Ok, so I’m not a particularly huge fan of country music, but who doesn’t love a little Martina?
Yesterday, we witnessed the Inauguration of the 46th President of the United States and the 49th Vice President, and I am not the first to point out that the day was all about the women. I don’t care which side of the political aisle you identify with, I think we can all agree that the level of representation present was nothing short of inspiring. For the first time ever, young girls saw themselves being sworn in as Vice President of the United States. They saw themselves supporting, and being supported by, their fellow women. They saw themselves delivering their original poetry to millions of viewers. And they did it with poise and style.
We tell our kids from a very young age that they can be or do whatever they want when they grow up. We encourage them to work hard and they can achieve anything. And when little girls say “I want to be President!” we look at them proudly and tell them, “Of course you can!” And we mean it. Or at least we think we do. We want to. But historically, we haven’t modeled it, and if kids don’t see it – how can they really believe it possible?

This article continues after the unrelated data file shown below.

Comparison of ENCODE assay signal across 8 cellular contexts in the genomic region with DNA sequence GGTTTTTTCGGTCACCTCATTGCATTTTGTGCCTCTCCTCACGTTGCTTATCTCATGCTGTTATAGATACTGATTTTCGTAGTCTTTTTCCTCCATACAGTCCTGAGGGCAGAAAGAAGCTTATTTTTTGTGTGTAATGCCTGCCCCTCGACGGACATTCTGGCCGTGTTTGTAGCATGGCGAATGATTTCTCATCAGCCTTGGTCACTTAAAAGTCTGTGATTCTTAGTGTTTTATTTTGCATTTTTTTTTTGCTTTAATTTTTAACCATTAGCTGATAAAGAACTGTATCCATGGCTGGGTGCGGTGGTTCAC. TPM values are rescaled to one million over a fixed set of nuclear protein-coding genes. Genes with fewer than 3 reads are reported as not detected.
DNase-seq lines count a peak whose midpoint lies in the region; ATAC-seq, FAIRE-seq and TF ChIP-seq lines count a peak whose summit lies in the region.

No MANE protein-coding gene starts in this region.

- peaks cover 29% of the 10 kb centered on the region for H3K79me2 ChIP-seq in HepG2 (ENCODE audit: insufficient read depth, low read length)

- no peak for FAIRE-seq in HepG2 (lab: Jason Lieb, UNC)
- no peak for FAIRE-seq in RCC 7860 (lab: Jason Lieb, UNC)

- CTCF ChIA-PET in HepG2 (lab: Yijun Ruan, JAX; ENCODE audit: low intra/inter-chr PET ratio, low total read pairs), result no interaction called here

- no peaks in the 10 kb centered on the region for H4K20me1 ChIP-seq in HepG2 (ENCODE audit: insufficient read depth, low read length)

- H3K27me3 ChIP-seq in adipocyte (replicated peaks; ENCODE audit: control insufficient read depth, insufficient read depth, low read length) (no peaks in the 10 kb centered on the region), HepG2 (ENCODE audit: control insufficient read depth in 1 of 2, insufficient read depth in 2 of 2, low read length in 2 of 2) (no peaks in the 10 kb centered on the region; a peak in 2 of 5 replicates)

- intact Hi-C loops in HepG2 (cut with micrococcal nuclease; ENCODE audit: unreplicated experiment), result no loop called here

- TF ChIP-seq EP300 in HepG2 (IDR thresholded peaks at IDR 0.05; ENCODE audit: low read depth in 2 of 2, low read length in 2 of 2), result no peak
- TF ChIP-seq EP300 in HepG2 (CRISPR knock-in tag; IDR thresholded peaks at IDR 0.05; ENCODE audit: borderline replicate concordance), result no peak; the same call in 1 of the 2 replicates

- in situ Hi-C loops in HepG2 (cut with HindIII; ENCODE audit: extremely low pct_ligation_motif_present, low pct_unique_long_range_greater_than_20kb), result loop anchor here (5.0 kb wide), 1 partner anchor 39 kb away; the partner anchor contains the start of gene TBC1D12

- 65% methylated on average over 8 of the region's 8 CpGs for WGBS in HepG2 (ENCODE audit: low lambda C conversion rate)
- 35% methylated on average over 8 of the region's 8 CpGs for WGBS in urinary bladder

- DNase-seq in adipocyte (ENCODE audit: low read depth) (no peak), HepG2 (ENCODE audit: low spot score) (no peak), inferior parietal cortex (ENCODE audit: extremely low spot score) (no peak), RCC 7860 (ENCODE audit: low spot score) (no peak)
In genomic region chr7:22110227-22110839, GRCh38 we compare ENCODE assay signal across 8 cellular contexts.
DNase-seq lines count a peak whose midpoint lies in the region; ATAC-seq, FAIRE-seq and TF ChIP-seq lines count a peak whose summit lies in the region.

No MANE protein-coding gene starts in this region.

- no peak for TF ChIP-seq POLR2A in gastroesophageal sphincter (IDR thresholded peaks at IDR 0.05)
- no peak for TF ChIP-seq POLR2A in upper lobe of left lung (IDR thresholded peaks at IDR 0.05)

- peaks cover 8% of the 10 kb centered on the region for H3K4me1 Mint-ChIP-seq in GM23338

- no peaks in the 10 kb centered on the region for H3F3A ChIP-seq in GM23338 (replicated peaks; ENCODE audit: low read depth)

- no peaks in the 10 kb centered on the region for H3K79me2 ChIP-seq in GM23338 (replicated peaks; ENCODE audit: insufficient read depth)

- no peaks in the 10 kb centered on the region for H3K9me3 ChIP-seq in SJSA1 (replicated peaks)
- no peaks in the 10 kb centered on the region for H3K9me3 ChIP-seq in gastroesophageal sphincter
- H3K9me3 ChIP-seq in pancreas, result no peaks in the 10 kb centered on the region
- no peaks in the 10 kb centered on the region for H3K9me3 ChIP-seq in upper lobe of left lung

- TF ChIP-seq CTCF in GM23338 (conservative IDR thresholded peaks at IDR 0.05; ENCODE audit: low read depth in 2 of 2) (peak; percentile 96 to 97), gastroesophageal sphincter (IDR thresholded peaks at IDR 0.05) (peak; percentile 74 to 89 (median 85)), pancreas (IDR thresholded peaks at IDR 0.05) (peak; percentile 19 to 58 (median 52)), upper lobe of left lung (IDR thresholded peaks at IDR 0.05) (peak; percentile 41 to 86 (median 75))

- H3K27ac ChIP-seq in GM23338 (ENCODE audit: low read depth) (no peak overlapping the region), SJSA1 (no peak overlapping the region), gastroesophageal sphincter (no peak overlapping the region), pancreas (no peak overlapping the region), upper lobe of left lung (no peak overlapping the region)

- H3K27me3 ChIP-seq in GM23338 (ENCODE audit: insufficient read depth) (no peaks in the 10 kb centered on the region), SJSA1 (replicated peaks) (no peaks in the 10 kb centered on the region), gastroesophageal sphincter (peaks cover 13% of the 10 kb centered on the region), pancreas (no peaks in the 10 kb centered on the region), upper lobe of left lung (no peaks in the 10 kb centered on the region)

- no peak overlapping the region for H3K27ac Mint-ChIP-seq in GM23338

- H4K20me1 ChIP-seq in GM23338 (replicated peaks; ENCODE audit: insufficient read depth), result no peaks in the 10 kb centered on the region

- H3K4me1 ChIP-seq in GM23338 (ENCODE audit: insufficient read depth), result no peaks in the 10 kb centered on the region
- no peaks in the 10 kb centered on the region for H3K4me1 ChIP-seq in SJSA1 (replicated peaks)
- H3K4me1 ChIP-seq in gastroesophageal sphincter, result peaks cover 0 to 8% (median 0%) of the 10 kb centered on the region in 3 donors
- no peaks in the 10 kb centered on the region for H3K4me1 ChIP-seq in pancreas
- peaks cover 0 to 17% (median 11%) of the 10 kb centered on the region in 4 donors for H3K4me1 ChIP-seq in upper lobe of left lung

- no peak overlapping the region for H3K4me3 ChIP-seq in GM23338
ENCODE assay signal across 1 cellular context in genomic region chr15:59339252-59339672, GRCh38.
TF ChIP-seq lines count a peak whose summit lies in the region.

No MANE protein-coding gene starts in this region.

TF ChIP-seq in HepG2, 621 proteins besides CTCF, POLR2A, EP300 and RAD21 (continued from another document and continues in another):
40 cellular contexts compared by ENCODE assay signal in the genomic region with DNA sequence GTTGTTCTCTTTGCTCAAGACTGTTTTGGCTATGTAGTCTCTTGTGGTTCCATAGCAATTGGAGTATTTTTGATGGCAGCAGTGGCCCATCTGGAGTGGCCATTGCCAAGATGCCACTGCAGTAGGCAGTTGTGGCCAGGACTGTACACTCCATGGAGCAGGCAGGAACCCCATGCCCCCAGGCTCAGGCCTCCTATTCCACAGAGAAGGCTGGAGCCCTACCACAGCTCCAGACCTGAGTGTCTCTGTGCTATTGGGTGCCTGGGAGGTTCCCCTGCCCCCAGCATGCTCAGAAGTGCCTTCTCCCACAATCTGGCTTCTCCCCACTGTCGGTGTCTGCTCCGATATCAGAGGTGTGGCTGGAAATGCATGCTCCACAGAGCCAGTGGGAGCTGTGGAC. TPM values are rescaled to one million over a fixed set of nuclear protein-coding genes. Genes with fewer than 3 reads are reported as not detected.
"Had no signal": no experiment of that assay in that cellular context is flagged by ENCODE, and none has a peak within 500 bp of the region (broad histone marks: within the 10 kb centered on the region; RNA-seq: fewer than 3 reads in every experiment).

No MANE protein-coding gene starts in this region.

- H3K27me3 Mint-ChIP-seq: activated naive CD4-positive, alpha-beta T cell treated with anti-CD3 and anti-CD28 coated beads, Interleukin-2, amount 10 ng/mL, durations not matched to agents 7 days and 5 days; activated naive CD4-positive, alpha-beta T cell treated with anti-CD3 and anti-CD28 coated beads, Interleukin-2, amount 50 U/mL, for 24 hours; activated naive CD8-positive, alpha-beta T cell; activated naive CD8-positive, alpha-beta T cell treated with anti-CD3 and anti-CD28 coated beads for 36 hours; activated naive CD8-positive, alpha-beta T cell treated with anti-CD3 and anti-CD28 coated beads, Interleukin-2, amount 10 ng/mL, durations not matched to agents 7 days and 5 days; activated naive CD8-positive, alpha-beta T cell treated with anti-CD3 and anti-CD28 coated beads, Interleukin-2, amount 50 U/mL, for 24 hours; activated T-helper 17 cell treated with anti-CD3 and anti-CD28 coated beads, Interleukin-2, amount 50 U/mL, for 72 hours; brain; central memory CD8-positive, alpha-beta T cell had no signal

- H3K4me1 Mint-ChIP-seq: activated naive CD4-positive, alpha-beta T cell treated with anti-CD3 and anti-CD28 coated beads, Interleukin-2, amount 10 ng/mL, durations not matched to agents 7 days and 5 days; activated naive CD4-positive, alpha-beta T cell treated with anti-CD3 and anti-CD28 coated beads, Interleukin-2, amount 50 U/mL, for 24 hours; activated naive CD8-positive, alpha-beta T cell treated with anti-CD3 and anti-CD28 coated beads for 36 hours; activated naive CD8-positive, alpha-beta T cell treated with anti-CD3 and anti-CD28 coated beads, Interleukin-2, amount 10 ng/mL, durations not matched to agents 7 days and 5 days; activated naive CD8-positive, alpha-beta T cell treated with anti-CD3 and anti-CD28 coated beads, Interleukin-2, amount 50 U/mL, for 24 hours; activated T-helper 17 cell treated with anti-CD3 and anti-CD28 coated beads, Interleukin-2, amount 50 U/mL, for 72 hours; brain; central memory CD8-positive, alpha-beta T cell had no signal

This behavior and way of thinking isn’t isolated to positions of prestige and power. Fields like construction or mechanics are stereotypically male dominated, and even positions such as doctors and lawyers see more employed men than women, not because men are better at these jobs than women, but for reasons ranging from hiring discrimination to sexual harassment. There has historically been concern that if a woman has a demanding career, it will take away her ability to be a nurturing, supportive matriarch. As if 1) a woman can’t effectively balance both a career and a home, and 2) we as a society can’t require the same level of domestic commitment from men.
There are obviously many reasons we have been slow to see women step into these positions, but one common theme that seems to be keeping women from thriving in male dominated areas is lack of representation. The more women we see leading, the more empowered young girls are to believe they can be in those roles, too.
This is why representation matters. This is why Kamala Harris being sworn in as the first female Vice President matters. Because we can’t keep telling girls they can do and be anything they want if we have no way of showing them that it’s true; they need role models and success stories that look like them. The time is coming when the glass that was once the ceiling that held us in is completely shattered. I believe we’ll continue to see women being elevated to positions of leadership, and before long, we’ll see a time when we won’t even use the qualifier “female” President; it’ll just be President.